Here, have a cigar!  We just had twins, one year apart.  The 2015 vintage was slightly different in early growing season timing from 2014, but the final effect was the same, with big heat, big crop and big expectations.  Having just pressed out our final two Pinot Noir fermentors on October 22nd we have the same color, beautiful fruit, concentration, and suppleness as we saw in 2014.  The acids were down significantly, the alcohols are slightly over 14% on overage and the work Wynne did to minimize over-extraction resulted in more elegant wines than a hot vintage deserves. Not much different from 2014.

In addition to the extra fruit from leaving more grapes on-vine in order to give the plant extra work to do and push harvest further towards normal, projections were 12% understated when the dust settled, meaning we made 150% or more wine than we did on average 4-5 years ago—this with 10 acres fallow for replanting or no longer used by Chehalem!  The fruit was, as in 2014, impeccably clean and devoid of disease, with only a little sunburn being tossed from the sorting conveyor.  Whites again look fully ripe, texturally rich, and yet balanced.  Pinot Noirs will rival 2014 for rave reviews.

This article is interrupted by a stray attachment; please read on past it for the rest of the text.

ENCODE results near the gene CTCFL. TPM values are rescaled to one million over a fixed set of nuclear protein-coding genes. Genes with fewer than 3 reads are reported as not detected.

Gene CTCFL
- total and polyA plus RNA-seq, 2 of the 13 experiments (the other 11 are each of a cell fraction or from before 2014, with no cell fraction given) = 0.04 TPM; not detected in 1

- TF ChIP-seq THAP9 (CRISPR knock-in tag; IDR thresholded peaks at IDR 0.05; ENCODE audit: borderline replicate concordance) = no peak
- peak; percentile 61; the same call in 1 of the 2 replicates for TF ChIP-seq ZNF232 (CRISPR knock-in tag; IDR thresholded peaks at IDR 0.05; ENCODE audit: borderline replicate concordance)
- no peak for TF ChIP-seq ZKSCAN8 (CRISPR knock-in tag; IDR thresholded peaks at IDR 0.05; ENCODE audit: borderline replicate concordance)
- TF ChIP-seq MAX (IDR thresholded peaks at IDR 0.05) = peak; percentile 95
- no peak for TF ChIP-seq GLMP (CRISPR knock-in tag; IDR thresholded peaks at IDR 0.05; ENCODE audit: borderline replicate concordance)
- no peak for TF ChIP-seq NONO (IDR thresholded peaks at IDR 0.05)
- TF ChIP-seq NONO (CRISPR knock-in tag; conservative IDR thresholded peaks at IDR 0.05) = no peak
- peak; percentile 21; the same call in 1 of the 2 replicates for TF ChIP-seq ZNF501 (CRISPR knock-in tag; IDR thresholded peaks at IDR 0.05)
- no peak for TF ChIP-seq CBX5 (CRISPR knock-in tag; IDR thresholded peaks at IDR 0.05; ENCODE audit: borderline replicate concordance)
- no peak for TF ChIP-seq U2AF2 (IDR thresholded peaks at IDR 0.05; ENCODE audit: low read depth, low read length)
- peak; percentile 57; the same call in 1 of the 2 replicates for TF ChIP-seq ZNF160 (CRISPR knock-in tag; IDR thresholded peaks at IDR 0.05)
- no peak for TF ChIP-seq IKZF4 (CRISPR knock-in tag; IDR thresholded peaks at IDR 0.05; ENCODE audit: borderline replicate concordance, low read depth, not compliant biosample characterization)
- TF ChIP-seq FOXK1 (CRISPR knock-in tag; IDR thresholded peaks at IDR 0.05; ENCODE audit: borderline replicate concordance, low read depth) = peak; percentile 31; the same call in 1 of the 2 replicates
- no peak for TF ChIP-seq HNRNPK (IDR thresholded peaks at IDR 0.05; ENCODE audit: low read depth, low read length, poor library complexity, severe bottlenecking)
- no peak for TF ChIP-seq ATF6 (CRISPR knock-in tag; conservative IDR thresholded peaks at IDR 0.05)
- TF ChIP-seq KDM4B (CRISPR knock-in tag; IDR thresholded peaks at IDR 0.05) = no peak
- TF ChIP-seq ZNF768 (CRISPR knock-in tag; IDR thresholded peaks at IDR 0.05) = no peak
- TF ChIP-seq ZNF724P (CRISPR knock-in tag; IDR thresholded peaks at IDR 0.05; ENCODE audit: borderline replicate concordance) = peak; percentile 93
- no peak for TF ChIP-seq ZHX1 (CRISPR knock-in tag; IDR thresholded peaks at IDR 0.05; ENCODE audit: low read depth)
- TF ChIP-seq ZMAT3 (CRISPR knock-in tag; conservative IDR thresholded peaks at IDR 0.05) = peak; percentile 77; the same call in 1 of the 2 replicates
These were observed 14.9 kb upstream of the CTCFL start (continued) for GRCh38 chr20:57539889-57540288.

With the recent extremes of two very cool vintages in 2010 and 2011, followed by four progressively warmer vintages into record territory never seen before, we have to be skillful at adaptation, thankful for living in a “cool” climate. The vintage variations have and will be exciting, but we’ll have to learn to count higher—more heat, more fruit, more more.



Weather and Its Implications

Rain has finally begun falling today, a good thing since this year was drier than normal.  We’ve been done with picking since October 9th (5 week harvest duration) and we need to start replenishing soil moisture.  Weather during this year’s harvest was cooler than 2014, meaning the warmer growing season (earlier warmth and slightly higher temperatures) was mitigated by the gentler final ripening.  Being cooler also allowed us to keep some fruit hanging while we turned fermentors to make room for the record harvest.  When it all shook out, the end of October Cumulative Degree Days were equivalent for the years (at this point anyway).

Harvest Totals

442 tons
(113% of forecast)

Pinot Noir:
182 tons
(103% of forecast)

Pinot Gris:
73 tons
(124% of forecast)

121 tons
(114% of forecast)

Pinot Blanc:
11 tons
(167% of forecast)

Gamay noir:
4.5 tons
(100% of forecast)

Gruner veltliner:
12 tons
(98% of forecast )

26 tons
(91% of forecast)